For months legislative leaders have been quietly negotiating a deal with Better Boundaries, the group behind the Prop. 4 anti-gerrymandering ballot initiative. Those talks stalled on Thursday afternoon, but lawmakers are set to move forward with plans to make changes to the voter-passed measure anyway.
Prop. 4, which creates an independent commission to draw political boundaries during the once-a-decade redistricting process, has been a sore spot for many lawmakers on the Hill who bristled at what they see as an intrusion on their powers since the Utah Constitution gives them sole authority for aligning those boundaries.
The forthcoming bill contains most of what lawmakers and representatives for Better Boundaries were able to agree on. But, the ultimate sticking point was whether or not to put in statute concrete rules both the independent commission and lawmakers had to follow.
“We agreed that the independent commission should be able to establish whatever standards they want to adopt for the purposes of doing their work,” said Sen. Curt Bramble, R-Provo who has been discussing possible changes with Better Boundaries since the 2019 legislative session. “They want us to put in statute standards that have not been upheld by the Supreme Court.”
The original text of Prop. 4 requires that both the independent commission and legislature ignore where incumbent lawmakers live and work to achieve “partisan symmetry” in the districts, and the maps cannot favor or disadvantage any incumbent officeholder, candidate or political party.
“Every time we asked them to define ‘partisan symmetry,’ they couldn’t do it,” said House Majority Leader Francis Gibson, R-Mapleton.
“There are some real issues with constitutionality that we had to deal with,” added Senate Majority Leader Evan Vickers, R-Cedar City.
The changes to Prop. 4 proposed by lawmakers will not detail standards that the commission or legislature must follow when drawing up new political maps. The commission will be free to adopt whatever standards they choose. Lawmakers will continue to follow current law, which prohibits them from using partisan political data to draw maps. But, the 2019 Supreme Court ruling that gerrymandering is a political issue that must be resolved by the elected branches of government gives lawmakers wide latitude when drawing boundaries next year.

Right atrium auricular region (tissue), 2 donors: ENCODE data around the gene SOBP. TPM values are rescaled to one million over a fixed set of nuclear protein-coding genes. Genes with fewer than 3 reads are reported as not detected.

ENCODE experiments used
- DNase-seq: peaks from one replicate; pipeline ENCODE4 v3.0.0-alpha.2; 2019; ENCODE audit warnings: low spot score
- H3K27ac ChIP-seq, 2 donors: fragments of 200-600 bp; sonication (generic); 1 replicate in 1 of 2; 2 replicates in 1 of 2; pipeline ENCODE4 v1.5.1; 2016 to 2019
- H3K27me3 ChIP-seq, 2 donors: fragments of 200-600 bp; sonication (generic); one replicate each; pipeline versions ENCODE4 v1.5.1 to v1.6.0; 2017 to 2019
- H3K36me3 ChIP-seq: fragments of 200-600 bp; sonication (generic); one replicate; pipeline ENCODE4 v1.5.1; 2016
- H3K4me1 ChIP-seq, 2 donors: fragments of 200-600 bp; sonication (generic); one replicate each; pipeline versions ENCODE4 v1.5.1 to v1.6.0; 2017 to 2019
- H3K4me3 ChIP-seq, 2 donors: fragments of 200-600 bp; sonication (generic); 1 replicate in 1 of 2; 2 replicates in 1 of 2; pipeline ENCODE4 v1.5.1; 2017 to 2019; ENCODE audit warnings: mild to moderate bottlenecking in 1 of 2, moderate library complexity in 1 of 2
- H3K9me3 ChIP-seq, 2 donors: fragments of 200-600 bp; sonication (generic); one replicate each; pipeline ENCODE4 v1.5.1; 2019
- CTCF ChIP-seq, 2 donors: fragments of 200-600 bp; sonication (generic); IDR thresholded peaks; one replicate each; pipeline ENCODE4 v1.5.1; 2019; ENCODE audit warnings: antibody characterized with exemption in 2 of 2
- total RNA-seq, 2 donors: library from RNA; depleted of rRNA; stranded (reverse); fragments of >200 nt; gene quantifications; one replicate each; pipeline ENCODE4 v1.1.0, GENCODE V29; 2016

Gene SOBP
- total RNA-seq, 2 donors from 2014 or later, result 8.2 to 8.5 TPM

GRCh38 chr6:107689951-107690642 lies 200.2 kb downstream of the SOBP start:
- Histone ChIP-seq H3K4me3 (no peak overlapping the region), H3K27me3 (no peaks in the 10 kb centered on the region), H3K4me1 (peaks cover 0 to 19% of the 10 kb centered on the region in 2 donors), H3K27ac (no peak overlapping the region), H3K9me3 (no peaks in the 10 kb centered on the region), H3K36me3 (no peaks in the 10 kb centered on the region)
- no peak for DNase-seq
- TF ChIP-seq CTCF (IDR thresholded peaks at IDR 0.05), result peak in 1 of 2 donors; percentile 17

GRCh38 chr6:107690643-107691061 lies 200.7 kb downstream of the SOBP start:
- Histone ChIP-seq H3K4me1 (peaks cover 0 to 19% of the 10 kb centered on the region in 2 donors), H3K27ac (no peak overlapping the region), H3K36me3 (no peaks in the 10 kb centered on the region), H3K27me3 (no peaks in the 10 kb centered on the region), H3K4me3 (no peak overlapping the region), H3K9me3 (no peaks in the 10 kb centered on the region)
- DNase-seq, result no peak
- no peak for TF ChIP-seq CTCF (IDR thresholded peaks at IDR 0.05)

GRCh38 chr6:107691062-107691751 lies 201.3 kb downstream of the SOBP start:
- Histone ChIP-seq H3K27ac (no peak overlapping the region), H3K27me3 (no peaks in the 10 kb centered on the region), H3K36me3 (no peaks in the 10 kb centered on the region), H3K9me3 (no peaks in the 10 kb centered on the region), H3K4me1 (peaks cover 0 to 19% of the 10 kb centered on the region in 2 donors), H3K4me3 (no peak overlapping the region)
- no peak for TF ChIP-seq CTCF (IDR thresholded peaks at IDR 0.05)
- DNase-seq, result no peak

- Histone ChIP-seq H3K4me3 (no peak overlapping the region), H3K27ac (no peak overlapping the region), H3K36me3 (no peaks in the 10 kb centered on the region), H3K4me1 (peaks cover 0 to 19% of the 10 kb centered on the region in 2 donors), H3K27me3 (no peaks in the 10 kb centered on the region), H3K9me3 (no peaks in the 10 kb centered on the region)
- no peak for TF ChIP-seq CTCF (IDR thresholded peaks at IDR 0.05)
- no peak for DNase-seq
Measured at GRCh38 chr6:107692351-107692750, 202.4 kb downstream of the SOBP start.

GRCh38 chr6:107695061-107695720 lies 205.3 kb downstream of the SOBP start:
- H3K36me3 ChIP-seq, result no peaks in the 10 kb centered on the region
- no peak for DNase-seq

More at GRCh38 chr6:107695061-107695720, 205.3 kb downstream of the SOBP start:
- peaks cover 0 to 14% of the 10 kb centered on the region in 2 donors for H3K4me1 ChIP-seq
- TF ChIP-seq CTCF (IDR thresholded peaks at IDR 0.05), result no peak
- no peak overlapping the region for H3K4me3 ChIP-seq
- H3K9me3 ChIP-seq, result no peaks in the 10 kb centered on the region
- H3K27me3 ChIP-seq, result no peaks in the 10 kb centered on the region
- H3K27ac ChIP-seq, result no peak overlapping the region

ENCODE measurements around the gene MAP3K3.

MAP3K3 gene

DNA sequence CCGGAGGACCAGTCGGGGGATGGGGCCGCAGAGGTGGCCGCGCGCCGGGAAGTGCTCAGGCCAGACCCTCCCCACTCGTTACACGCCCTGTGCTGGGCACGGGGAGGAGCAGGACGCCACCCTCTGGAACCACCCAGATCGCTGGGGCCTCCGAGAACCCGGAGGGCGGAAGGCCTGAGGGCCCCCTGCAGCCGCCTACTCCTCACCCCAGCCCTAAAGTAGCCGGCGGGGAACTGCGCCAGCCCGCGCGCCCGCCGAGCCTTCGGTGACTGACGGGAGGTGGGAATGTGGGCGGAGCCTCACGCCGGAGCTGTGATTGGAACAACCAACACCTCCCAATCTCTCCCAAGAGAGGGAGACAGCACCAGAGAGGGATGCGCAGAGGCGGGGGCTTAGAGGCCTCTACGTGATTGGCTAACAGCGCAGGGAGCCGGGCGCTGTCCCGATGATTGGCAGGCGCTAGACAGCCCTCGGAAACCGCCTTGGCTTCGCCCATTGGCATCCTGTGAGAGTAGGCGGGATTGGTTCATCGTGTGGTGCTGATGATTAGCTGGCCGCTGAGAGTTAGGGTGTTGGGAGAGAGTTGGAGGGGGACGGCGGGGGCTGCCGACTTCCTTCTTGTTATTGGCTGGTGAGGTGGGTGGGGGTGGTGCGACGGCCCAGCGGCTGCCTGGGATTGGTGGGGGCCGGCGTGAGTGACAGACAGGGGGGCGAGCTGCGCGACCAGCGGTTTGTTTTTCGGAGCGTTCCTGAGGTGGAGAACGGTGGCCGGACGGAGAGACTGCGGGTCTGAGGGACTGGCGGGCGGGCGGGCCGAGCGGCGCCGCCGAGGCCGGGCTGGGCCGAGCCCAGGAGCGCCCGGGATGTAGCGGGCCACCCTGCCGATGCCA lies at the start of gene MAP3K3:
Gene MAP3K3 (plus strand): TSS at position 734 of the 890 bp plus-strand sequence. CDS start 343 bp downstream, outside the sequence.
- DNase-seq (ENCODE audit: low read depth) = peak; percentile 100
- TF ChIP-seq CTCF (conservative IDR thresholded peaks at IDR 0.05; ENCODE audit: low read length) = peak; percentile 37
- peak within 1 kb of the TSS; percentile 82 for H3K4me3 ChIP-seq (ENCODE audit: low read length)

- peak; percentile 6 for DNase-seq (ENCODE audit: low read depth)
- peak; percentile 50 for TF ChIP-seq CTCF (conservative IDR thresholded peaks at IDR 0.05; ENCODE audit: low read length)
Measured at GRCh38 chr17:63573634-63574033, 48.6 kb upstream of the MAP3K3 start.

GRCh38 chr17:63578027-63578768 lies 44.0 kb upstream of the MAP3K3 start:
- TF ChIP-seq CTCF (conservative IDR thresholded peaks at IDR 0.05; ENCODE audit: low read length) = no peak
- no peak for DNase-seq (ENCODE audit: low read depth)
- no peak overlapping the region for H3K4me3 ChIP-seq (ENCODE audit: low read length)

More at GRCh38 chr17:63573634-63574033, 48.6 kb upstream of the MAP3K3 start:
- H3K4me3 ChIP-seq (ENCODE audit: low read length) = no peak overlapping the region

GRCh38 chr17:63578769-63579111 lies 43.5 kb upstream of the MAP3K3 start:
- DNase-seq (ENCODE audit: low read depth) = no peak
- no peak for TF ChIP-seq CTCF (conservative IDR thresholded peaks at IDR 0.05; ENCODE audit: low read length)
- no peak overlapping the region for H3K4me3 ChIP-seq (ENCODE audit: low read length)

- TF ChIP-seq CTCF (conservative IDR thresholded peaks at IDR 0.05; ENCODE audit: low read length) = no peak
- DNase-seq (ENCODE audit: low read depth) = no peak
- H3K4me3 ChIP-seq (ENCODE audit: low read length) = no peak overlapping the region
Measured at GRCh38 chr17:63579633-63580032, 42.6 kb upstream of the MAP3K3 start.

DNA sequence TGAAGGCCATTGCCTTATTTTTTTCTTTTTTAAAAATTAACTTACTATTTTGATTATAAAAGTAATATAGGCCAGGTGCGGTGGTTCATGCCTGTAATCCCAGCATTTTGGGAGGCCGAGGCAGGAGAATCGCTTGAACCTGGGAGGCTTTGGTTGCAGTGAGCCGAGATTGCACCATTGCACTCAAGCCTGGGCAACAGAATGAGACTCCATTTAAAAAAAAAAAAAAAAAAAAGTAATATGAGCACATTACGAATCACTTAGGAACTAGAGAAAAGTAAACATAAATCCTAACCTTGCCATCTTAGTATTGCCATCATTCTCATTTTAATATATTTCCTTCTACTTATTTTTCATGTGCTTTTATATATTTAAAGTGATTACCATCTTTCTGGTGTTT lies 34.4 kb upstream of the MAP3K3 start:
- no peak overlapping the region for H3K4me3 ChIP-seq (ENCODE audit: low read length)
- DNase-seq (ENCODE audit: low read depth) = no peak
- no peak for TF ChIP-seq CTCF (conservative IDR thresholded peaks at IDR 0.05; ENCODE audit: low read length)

Also out of the proposed changes to Prop. 4 is a provision allowing Utah residents to challenge a map in court that violates any of the standards. Since the bill won’t specify any standards or guidelines, the issue would be moot.
Legislative leaders are acutely aware of the politics surrounding this issue, especially after they made changes to Prop. 2 (medical cannabis) and Prop. 3 (Medicaid expansion) which angered many voters.
“If I ask my constituents in Utah County if they want ‘partisan symmetry,’ they’re not gonna know what that means,” says Sen. Curt Bramble, R-Provo.
“Voters wanted an independent redistricting commission, and that’s what they’re getting,” says Gibson.
There are several other changes to Prop. 4 that lawmakers negotiated with Better Boundaries in the bill.
The number of members on the independent commission will not change, but how they are appointed, and the partisan makeup will. Originally, the governor, Speaker of the House and President of the Senate got to pick one member as did the minority leaders in both the House and Senate. The last two spots were selected by the majority and minority parties in the House and Senate. Given the current partisan makeup of the state, the commission would be 4 Republicans and 3 Democrats.
The new proposal still gives one appointment to the governor, Speaker of the House and Senate President and the minority leaders in the House and Senate. But, the final two slots would be chosen by the Speaker and President together, but those nominees must not have been affiliated with any political party for at least two years. Theoretically, the partisan makeup of the board would be 3 Republicans, 2 Democrats and 2 independents.
The commission can present as many maps as they want to lawmakers. Prop. 4 required the commission to have at least 5 members vote in favor of any map forwarded to the legislature. That’s also been removed.
Legislators have also agreed to fund a staff for the redistricting commission. Prop. 4 required legislative staff to serve the commission, but legislators say it presented a conflict of interest.
Politically, changing Prop. 4 will be a difficult vote for some lawmakers. Overall, Prop. 4 passed with the narrowest of margins with just 50.3% in favor and 49.7% against. The initiative failed in 18 of 29 Senate districts and 43 of 75 House districts.
Legislative leaders believe they have enough votes to pass the changes to Prop. 4 with a ⅔ majority, which would be enough to avoid a citizen initiative to overturn the changes or a potential veto from Governor Herbert. But getting there would require at least two Republicans in the Senate and 7 in the House who represent districts that passed the initiative to approve the changes.
Better Boundaries did not respond to a request for comment, but sent out a press release Friday morning claiming the legislature was moving to “repeal” the initiative. Legislative leadership told UtahPolicy.com that, although repeal was on the table for a while, they felt the more prudent move would be to make changes to the initiative.